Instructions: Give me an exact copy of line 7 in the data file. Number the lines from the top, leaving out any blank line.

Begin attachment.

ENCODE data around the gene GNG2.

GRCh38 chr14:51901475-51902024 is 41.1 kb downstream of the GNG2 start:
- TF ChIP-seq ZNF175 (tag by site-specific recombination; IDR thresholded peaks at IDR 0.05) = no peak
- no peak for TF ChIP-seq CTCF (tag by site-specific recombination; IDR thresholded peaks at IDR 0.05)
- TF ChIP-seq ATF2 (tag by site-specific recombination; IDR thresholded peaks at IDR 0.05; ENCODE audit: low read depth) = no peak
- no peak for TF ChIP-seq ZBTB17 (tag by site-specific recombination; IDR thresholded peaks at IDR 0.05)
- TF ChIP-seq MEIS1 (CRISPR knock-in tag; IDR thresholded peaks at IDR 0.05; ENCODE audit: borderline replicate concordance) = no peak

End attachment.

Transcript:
- TF ChIP-seq MEIS1 (CRISPR knock-in tag; IDR thresholded peaks at IDR 0.05; ENCODE audit: borderline replicate concordance) = no peak